NASA Announces When It Will Install Inflatable BEAM Living Module to the ISS
It's going to increase living space aboard the International Space Station.
The Bigelow Expandable Activity Module (BEAM), the super-rad inflatable room that the Dragon spacecraft delivered to the International Space Station last week, will soon start living up to its name.
NASA announced today that at 5:30 a.m. Eastern time on Saturday, you can watch it be attached to the ISS port. It’s the first expandable room of its kind.
At the size of 16 cubic meters (the size of small bedroom), BEAM “can potentially provide a comfortable area for astronauts to live and work,” said Rajib Dasgupta, NASA’s BEAM project manager, to reporters recently.
The BEAM module was part of a massive payload that offers the potential for really cool science once it’s all unpacked aboard the ISS.
That payload was delivered after a historic flight that also included the first successful landing of a rocket on a droneship in the Atlantic Ocean. So while the landing you see below stole the headlines, there’s even more wonder ahead aboard the ISS.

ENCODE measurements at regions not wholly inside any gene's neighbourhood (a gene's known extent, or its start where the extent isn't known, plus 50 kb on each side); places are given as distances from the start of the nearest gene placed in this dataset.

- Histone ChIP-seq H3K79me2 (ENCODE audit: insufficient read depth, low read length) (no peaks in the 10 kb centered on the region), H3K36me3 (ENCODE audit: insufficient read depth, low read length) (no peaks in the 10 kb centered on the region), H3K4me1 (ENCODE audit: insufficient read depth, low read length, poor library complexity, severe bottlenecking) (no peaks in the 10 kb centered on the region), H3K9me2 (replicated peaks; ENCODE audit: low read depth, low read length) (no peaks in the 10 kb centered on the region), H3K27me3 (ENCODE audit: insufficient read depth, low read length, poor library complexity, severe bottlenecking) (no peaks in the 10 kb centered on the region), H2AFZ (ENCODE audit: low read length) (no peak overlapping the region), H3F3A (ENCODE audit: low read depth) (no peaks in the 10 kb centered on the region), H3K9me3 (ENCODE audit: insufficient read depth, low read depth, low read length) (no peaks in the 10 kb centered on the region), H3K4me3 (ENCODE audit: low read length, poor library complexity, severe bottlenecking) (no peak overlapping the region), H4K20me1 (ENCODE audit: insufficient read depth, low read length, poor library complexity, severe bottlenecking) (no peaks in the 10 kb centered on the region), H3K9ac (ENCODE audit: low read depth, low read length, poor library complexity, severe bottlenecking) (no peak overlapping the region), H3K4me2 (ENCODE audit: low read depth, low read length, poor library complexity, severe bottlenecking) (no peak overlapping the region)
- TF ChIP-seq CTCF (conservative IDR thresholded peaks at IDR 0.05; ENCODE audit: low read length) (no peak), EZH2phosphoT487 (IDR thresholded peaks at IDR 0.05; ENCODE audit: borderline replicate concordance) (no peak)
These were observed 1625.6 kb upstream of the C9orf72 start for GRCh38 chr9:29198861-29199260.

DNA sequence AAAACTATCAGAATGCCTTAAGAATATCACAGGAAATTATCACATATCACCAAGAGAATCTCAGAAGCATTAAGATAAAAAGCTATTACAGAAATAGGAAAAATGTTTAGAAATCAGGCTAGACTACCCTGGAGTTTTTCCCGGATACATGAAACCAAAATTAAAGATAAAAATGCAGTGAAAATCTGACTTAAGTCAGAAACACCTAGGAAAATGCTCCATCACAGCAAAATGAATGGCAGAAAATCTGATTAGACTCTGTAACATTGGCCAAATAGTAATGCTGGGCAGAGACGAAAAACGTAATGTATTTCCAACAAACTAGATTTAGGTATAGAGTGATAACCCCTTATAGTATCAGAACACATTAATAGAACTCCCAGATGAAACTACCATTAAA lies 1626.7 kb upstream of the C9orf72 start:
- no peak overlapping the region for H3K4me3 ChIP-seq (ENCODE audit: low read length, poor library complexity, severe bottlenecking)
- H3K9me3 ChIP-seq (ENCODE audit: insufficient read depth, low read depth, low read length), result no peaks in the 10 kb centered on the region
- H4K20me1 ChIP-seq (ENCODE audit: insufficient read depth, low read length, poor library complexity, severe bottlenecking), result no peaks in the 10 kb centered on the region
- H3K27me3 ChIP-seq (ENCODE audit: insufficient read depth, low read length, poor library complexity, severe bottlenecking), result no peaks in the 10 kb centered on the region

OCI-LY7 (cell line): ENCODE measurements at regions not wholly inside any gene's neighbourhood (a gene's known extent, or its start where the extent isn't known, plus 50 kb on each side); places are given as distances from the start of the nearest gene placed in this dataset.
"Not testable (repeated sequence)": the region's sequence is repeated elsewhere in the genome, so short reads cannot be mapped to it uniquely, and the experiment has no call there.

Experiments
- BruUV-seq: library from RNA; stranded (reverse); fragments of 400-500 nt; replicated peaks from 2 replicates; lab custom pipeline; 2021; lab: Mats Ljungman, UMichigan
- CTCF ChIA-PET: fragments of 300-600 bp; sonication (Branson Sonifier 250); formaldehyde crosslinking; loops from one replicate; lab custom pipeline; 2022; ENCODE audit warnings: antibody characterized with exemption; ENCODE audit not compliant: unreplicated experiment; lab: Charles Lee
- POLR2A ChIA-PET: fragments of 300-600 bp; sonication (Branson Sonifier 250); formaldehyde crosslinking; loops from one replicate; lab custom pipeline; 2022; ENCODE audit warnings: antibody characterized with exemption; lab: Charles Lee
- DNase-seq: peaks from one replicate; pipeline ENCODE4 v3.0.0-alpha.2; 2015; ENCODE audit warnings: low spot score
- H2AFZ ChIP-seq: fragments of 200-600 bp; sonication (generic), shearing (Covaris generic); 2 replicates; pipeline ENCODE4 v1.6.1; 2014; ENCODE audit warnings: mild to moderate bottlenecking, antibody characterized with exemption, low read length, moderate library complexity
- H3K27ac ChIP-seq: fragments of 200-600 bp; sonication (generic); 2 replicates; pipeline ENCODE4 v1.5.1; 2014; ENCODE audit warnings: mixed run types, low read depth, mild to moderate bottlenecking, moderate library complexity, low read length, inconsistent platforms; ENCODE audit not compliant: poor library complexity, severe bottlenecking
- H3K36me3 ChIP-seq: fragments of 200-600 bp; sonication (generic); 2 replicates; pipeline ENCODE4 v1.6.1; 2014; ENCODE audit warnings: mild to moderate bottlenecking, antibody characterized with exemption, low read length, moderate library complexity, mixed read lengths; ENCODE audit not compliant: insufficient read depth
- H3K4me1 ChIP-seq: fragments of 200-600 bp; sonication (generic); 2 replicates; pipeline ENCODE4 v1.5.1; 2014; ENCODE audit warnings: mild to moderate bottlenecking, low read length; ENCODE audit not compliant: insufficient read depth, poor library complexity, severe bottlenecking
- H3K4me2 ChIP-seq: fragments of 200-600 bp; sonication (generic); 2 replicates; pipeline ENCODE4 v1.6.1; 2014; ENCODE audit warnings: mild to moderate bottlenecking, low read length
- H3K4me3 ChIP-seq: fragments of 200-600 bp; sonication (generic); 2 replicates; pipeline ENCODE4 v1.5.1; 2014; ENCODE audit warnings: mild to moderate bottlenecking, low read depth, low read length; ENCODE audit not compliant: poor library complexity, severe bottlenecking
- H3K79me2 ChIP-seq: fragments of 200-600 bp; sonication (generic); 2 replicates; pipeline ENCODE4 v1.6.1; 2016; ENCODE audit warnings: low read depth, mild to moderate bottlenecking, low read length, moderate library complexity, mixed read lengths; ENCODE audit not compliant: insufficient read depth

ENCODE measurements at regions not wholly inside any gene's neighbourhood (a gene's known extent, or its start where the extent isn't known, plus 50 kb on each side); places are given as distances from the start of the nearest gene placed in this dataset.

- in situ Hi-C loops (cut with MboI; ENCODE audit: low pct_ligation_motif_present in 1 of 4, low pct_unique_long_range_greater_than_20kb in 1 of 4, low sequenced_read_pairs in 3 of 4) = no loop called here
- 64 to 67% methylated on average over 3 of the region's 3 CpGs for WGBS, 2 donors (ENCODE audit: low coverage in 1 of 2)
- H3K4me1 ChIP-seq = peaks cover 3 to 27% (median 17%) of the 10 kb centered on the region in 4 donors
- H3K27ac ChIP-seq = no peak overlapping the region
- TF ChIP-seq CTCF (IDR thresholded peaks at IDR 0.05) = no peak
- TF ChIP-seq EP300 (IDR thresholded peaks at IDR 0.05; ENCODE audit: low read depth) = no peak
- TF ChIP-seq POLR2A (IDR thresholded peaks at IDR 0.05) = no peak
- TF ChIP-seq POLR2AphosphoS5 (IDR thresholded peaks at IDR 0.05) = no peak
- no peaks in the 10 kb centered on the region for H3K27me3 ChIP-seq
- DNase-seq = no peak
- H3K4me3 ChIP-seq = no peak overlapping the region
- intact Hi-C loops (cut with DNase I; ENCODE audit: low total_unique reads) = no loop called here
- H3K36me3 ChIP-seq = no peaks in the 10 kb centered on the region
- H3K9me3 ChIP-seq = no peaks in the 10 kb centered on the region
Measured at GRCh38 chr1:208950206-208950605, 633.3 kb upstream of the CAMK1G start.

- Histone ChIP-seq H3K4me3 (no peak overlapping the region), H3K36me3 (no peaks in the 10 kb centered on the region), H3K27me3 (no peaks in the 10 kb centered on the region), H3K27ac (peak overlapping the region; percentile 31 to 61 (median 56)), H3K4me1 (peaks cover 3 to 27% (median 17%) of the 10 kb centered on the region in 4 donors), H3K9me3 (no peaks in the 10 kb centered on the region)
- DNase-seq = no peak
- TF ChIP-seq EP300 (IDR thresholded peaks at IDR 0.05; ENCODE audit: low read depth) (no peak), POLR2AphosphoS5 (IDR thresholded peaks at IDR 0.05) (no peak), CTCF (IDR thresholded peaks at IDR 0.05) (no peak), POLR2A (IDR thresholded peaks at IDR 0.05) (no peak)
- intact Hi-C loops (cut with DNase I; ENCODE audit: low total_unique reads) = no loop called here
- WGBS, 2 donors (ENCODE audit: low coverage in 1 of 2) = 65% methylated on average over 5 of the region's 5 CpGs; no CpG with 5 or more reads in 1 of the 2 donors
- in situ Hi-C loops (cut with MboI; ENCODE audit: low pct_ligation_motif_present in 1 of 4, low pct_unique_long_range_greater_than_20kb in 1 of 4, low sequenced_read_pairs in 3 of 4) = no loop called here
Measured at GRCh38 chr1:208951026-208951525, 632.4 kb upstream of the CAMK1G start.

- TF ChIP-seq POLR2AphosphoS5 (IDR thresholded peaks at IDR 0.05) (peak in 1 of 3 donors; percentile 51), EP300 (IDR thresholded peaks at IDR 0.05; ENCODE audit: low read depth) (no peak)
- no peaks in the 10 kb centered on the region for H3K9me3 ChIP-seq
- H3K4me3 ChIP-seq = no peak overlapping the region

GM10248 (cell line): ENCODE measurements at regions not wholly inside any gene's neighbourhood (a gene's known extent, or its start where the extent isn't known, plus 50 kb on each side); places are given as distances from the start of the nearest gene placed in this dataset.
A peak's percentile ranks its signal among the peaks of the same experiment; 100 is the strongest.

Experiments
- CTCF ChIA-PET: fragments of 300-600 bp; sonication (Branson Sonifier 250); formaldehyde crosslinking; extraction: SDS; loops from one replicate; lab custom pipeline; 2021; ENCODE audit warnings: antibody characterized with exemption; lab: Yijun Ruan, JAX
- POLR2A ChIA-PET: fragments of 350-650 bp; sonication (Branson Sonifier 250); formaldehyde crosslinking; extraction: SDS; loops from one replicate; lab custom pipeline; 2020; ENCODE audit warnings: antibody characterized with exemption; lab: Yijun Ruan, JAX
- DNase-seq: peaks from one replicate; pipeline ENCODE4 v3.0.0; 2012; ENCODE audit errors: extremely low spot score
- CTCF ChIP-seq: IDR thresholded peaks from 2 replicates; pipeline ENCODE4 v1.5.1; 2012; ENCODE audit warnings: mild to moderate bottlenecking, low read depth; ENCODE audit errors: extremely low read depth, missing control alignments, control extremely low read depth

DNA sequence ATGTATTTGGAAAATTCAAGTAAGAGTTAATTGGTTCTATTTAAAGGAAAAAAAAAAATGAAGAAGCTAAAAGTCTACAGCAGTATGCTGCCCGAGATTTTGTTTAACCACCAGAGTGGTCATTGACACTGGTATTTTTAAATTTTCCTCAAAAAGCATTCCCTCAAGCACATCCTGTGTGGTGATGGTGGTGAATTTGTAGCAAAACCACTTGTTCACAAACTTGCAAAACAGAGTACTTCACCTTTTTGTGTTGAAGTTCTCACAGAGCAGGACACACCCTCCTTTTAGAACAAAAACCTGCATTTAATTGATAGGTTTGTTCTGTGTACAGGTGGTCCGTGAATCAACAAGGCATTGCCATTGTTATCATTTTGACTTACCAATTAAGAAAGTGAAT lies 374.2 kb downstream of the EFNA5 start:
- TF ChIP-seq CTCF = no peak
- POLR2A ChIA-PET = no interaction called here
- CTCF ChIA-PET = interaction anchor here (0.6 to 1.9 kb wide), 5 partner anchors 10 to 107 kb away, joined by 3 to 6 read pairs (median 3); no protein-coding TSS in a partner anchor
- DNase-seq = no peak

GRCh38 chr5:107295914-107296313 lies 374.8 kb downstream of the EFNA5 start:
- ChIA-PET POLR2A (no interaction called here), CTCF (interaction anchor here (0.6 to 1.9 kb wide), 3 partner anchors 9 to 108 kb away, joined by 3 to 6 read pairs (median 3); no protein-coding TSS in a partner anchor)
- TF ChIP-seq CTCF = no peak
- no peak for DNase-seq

The attachment process will take about four hours, according to NASA. Mission control in Houston will use robotic arms to secure the BEAM to its position on the Tranquility module.
The operation itself will start around 2:15 a.m., but for televised coverage you’ll have to wait until 5:30 a.m. when coverage begins on NASA TV.
The BEAM will be inflated and become operational in late May, and astronauts aboard the ISS will enter it about a week after that. NASA has offered these four scenarios of what expansion could look like:
This design will help scientists learn how future inflatable rooms will hold up against solar radiation and other extreme elements, and allow them greater mobility down the road.
Poetically, NASA says that after the BEAM’s two-year test run is over, “BEAM will be released from the space station, and will burn up during its descent through Earth’s atmosphere.”
In addition to the BEAM, the Dragon delivered more than 4,000 pounds of vital cargo (including fungi, live mice, and Chinese cabbage) to the ISS, a far bigger supply than usually possible. BEAM, however, is the most noteworthy of that cargo because it will afford ISS astronauts greater room to live and work without the requirement of physically building that new space — just unpacking it.